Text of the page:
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UOB: Vietnam moving towards robust growth in 2019

Released at: 08:29, 20/01/2019

UOB: Vietnam moving towards robust growth in 2019

Photo: UOB

Economy expected to grow 6.7%, UOB research finds, on the back of robust domestic demand, strong manufacturing production, and increasing FDI.

by Hong Nhung

Vietnam’s economy accelerated in the fourth quarter of 2018, expanding 7.3 per cent vs. 6.8 per cent year-on-year in the third quarter, according to the “Global Economics & Market Research” report from Singapore’s United Overseas Bank (UOB).

Growth for the year as a whole was 7.1 per cent, up from 6.8 per cent in 2017, driven mainly by agriculture (3.8 per cent), industry and construction (8.9 per cent), and services (7 per cent), in particular wholesale and retail, transport, banking and finance, education, and healthcare.

Manufacturing production and FDI also remained significant growth drivers. A surge in disbursed FDI, amounting to $19.1 billion, kept the economy on a robust expansion path. The manufacturing and processing sector garnered the most interest from foreign investors in the period, accounting for $16.6 billion, or 47 per cent, of registered capital.

The real estate sector followed, with $6.6 billion, or 18.5 per cent, then retail with $3.7 billion, or 10.3 per cent. Manufacturing production and exports increased 13 per cent and 13.8 per cent, respectively.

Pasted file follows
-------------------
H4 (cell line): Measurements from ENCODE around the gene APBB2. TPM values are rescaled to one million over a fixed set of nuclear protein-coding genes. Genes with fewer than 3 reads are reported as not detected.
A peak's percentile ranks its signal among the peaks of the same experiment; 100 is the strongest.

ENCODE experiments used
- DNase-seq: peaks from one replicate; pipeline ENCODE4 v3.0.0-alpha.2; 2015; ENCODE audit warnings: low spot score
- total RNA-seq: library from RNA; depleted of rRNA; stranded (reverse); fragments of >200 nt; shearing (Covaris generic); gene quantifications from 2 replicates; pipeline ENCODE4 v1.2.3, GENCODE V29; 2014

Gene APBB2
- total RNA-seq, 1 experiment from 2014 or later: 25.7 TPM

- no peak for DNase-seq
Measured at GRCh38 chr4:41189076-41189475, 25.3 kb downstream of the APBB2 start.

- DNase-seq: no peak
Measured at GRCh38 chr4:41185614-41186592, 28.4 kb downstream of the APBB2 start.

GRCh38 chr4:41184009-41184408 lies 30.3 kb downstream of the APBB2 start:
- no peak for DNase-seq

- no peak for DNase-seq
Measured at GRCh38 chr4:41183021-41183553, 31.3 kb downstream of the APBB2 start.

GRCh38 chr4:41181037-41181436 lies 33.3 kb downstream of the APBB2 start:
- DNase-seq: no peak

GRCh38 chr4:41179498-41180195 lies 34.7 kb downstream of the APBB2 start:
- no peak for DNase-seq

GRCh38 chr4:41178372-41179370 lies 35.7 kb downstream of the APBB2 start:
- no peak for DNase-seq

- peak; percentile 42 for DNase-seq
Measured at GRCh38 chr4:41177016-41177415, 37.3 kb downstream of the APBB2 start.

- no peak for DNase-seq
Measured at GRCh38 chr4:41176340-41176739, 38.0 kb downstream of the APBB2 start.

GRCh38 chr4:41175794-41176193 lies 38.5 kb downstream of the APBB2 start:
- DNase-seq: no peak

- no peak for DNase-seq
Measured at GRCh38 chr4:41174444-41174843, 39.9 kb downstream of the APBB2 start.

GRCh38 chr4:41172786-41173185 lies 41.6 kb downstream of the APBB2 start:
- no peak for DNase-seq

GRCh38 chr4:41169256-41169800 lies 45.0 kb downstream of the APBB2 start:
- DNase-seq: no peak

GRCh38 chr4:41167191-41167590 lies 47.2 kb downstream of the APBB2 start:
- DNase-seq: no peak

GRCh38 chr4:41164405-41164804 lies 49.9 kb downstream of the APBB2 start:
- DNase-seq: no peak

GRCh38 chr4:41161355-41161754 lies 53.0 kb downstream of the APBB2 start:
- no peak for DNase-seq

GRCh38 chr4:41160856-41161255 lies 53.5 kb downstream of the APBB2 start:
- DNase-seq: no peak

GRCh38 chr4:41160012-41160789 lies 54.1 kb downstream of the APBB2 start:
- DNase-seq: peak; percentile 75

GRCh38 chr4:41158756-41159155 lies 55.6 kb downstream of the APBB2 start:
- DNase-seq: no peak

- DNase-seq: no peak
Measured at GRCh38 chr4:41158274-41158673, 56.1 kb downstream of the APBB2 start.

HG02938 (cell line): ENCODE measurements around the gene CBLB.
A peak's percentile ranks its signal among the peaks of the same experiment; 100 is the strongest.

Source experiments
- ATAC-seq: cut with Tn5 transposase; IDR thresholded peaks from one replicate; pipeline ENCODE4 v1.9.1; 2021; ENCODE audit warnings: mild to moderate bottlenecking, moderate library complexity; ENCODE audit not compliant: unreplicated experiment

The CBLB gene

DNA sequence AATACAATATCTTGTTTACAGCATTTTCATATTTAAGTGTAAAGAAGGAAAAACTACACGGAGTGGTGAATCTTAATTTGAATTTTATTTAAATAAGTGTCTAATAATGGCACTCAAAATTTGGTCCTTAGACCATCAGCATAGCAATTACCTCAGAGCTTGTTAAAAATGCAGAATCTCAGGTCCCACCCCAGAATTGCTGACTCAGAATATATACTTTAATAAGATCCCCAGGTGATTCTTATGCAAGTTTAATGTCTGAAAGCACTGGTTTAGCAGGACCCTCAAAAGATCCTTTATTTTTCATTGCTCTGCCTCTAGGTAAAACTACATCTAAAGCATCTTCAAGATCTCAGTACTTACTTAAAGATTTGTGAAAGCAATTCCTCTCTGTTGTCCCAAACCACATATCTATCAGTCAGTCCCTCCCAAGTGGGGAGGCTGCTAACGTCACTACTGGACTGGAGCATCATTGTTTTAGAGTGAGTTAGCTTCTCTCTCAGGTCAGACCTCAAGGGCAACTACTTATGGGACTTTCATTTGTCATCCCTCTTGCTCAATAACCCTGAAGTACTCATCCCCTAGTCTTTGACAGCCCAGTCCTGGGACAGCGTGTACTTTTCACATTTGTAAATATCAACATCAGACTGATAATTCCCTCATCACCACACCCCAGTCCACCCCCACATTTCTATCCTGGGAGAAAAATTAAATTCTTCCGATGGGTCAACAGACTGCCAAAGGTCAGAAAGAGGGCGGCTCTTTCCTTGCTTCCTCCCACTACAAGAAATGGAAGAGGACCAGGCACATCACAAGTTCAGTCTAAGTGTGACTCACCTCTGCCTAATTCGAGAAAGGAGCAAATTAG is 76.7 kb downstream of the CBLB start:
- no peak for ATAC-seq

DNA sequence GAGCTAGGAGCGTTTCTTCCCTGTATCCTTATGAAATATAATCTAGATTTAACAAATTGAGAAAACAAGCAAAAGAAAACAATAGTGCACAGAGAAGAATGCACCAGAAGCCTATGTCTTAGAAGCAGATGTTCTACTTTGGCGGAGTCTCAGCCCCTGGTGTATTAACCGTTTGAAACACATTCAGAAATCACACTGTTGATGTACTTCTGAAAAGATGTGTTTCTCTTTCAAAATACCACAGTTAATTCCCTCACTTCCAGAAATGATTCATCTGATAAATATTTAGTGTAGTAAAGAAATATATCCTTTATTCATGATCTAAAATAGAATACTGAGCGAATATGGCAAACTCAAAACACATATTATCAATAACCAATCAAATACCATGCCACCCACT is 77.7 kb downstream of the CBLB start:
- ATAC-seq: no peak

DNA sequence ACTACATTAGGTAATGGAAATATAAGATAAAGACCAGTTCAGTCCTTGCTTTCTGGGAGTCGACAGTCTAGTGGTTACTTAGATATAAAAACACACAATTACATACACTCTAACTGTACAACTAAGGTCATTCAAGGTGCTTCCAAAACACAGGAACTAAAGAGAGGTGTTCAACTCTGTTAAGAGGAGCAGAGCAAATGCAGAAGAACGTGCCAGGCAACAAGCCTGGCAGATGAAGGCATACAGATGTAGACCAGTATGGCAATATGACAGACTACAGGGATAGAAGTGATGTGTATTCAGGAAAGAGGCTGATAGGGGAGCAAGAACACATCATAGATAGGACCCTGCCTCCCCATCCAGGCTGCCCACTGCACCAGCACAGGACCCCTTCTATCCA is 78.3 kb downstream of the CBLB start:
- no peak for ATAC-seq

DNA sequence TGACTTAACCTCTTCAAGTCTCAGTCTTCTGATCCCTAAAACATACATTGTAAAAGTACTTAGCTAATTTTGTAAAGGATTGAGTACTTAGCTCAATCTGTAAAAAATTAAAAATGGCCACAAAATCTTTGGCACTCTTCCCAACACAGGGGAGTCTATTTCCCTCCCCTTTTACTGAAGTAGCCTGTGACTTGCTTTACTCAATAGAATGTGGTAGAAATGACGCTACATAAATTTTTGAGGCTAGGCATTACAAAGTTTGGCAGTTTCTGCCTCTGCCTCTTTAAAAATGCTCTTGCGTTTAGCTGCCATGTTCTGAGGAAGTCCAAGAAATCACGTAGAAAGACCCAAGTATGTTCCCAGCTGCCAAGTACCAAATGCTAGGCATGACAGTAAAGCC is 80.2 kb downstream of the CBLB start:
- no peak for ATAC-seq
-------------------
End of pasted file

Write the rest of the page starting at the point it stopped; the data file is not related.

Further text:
The economy is expected to expand robustly at a 6.7 per cent pace in 2019; slightly below 2018’s 7.1 per cent. High transport and energy infrastructure investments remain important growth drivers. Industrial production will be boosted by the continued opening of new multinational enterprises in labor-intensive, export-oriented manufacturing and processing industries. Unfavorable weather conditions, meanwhile, could undermine agricultural output and mining production.

The US-China trade dispute could also have a spill-over effect on Vietnam, according to the report. Exports are likely to suffer if the two countries reduce their demand for imported goods such as steel, machinery components, telephones, mobile phones and components, and intermediate electrical components. A flood of cheap Chinese products may also affect local industries. Nevertheless, these can all be mitigated if multinational firms in China relocate their manufacturing to Vietnam. Its geographical proximity to China, market access to ASEAN, favorable trade terms with the US, and young labor pool stand Vietnam in good stead.

In terms of monetary policy, it is time for the State Bank of Vietnam (SBV) to normalize monetary policy gradually. UOB expects the central bank to raise the policy rate from 6.25 - 6.5 per cent during the second half of 2019.

As the economy will be looking in good shape and well able to handle a return to higher interest rates, the SBV could start raising its policy rate at a slow pace to reduce financial stability risks, including escalating prices of real estate and other financial assets. Moreover, gradually reducing accommodative monetary policy could help curtail inflationary pressure and keep headline inflation stable in 2019.

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